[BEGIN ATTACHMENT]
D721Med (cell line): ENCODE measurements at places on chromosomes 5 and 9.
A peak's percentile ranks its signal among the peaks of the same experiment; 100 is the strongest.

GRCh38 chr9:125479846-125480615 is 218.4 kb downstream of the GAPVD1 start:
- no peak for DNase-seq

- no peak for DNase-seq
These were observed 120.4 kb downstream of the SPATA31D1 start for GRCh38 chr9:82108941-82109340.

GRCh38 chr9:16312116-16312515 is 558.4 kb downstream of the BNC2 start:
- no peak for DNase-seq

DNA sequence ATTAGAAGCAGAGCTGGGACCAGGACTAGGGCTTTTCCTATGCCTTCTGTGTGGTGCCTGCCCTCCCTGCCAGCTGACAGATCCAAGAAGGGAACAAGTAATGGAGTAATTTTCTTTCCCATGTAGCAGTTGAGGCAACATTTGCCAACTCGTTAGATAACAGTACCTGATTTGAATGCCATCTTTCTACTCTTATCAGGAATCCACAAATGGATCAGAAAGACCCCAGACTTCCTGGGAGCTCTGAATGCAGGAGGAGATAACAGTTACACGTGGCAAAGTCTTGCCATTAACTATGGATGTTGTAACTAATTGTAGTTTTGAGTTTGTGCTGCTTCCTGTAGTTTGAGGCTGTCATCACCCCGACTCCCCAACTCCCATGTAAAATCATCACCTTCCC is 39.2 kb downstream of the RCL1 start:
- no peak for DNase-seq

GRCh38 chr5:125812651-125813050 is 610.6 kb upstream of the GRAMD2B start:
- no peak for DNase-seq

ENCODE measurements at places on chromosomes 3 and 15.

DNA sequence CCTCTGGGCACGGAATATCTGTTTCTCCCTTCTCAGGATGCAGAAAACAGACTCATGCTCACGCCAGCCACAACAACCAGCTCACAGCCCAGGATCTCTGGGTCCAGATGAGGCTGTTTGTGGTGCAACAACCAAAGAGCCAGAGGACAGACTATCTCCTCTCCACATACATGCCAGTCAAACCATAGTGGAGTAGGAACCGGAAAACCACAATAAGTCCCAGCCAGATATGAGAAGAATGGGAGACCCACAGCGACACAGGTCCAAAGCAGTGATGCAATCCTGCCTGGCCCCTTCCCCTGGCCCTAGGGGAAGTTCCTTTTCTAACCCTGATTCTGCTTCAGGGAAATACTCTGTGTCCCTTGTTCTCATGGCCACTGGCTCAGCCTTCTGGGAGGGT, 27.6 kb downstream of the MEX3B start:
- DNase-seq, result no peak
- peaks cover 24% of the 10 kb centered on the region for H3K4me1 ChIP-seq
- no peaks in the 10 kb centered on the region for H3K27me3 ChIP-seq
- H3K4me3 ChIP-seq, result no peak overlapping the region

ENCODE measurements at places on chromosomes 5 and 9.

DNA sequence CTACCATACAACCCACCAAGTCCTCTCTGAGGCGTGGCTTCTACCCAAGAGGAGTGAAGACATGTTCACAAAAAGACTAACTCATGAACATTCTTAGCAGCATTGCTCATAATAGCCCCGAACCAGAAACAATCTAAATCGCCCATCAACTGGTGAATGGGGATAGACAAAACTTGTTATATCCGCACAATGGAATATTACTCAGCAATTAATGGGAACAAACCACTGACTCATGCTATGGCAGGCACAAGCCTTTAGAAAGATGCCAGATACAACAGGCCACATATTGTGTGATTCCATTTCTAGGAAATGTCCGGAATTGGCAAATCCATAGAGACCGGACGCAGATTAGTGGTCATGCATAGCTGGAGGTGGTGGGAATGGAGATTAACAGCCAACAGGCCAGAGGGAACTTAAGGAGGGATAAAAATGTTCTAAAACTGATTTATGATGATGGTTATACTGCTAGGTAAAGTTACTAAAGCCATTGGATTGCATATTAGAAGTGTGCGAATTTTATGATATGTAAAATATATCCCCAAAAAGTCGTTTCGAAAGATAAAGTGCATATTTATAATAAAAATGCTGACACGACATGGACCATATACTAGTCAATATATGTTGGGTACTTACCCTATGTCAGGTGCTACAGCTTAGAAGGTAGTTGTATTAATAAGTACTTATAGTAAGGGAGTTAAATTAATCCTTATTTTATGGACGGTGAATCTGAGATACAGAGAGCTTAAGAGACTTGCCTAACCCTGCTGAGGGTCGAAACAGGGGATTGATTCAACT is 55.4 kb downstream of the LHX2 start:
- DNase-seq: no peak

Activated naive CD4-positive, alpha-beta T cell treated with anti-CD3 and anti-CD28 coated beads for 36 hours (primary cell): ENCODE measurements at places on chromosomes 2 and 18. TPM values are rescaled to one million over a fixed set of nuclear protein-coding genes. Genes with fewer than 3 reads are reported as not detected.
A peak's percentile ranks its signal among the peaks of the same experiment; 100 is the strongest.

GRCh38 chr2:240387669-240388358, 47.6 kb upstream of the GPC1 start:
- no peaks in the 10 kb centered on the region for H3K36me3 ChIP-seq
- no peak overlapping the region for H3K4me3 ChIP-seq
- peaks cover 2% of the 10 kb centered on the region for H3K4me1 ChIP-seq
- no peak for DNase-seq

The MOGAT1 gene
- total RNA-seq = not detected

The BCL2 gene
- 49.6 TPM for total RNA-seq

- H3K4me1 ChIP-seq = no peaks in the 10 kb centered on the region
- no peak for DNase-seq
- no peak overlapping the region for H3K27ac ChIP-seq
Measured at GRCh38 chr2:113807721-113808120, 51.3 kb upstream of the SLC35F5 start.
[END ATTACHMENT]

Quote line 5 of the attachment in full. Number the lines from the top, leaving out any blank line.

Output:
- no peak for DNase-seq